Merit pay is also a part of the board’s proposal: Teachers could earn an additional stipend if their administrators’ evaluations of them made the grade. In other words, two-to-six formal observations by a department chair or assistant principal would determine if the teacher were “good enough” to merit a few more dollars. Without question, the board’s current offer would lower teacher salaries significantly, especially when coupled with another of the board’s proposals that the teachers increase their contributions to the cost of health insurance through more monthly premiums, a direct cost to all teachers in the plan.

Whether or not you agree with the board’s vision of teacher compensation, Skoda and Corcoran are definitely outliers with these proposals. According to the 2013-2014 Illinois State Board of Education “Illinois Teacher Salary Study,” there were three districts in the state out of 799 total (0.4%) that did not have salary schedules. Only 2.4% of Illinois districts had any form of merit pay in their contracts. There are many other statistics in this report (which can be found in this document: http://www.isbe.net/research/pdfs/teacher_salary_13-14.pdf), but these two facts belie those who claim that the board’s proposal is part of a “trend” in Illinois. (At the July 21 board meeting, one fan of eliminating the salary schedule stated that Maine Township High School District #207 and Butler Elementary #53 had done so, despite #207’s having a contract which guarantees a salary schedule through June 2015. The Maine #207 teacher contract can be found at “http://www.maine207.org/assets/1/15/BOE_MTA%20Agreement%202012-2015.Final.pdf. Butler, though, has indeed scrapped its schedule, an explanation of which can be seen here: http://www.butler53.com/pages/ButlerSchoolDistrict53/News/Butler_Board_and_Teachers_Appr.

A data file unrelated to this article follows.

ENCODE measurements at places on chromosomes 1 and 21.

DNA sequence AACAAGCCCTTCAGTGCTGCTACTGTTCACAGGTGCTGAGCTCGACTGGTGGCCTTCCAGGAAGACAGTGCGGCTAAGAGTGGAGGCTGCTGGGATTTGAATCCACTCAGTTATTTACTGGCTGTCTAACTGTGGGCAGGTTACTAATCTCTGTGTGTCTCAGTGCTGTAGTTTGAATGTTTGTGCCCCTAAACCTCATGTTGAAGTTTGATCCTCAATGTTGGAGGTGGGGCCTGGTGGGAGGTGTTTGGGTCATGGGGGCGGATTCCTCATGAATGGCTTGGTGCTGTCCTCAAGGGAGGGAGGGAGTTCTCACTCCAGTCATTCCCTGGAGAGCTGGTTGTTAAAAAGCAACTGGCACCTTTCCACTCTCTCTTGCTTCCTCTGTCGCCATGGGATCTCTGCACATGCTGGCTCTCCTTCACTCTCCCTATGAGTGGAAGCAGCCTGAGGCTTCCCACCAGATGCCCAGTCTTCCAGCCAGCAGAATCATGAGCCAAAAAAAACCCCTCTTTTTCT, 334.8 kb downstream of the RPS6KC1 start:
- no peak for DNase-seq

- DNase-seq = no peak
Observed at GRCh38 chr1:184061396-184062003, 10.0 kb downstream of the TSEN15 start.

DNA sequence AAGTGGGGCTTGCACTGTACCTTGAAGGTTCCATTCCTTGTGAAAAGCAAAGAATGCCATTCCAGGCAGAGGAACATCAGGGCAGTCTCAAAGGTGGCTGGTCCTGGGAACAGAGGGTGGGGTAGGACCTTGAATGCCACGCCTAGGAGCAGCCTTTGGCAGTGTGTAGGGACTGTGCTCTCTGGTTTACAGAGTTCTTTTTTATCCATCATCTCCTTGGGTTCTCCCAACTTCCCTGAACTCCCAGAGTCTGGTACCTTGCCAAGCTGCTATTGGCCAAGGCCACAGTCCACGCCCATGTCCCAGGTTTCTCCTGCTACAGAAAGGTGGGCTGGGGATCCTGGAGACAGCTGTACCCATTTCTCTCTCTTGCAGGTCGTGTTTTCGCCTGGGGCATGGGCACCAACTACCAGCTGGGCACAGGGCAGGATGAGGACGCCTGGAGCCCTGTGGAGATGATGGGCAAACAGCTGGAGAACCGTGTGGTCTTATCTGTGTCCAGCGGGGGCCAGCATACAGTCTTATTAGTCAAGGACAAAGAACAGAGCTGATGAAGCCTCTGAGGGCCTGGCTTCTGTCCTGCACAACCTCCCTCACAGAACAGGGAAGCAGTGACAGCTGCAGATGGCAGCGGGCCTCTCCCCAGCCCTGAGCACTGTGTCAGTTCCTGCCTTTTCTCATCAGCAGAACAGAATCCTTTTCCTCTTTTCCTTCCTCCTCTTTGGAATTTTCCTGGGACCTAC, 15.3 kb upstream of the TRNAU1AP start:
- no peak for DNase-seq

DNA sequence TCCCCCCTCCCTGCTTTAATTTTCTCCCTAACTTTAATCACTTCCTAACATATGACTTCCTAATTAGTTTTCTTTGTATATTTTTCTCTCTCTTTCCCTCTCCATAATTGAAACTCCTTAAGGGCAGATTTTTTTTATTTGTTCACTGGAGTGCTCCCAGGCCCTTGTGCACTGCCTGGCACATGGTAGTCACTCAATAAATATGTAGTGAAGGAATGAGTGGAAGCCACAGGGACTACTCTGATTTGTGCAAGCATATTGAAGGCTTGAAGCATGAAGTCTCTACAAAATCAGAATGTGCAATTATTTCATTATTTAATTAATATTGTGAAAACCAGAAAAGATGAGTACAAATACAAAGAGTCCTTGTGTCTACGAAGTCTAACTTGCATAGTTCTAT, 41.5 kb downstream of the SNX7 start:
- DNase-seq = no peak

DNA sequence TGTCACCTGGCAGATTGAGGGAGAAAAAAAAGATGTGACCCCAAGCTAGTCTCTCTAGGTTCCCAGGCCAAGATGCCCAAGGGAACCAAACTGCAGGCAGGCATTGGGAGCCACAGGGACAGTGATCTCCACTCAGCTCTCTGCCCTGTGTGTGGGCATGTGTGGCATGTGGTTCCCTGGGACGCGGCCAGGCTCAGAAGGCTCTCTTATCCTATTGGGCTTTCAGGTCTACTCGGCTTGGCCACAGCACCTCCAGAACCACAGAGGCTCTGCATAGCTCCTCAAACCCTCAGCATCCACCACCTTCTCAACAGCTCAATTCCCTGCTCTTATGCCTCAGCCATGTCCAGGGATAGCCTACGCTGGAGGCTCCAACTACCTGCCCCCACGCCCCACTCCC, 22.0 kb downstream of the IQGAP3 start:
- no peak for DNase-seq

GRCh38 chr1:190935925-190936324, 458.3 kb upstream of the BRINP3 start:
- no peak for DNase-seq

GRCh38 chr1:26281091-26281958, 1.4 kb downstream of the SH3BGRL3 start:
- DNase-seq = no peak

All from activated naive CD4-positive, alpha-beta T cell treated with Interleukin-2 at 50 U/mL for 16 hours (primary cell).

So the District #86 community (parents, students, teachers, board members, and everyone else who lives there) is going to have to determine just how important it is to eliminate the salary schedule and institute merit pay. Next time, we’ll show exactly how the board’s current proposal would impact newly hired teachers over the course of twenty years of their teaching careers.

For a more detailed analysis of salary schedules and some of the ways they could be improved (as opposed to abolished), check out my eBook, Snowflake Schools, details of which as well as excerpts can be found at http://www.snowflake-schools.com/.



  1. Pingback: Step Increases and Raises |
  2. Pingback: What We Learned from District 86: Teachers |
  3. Pingback: Comparing the Proposals: Money |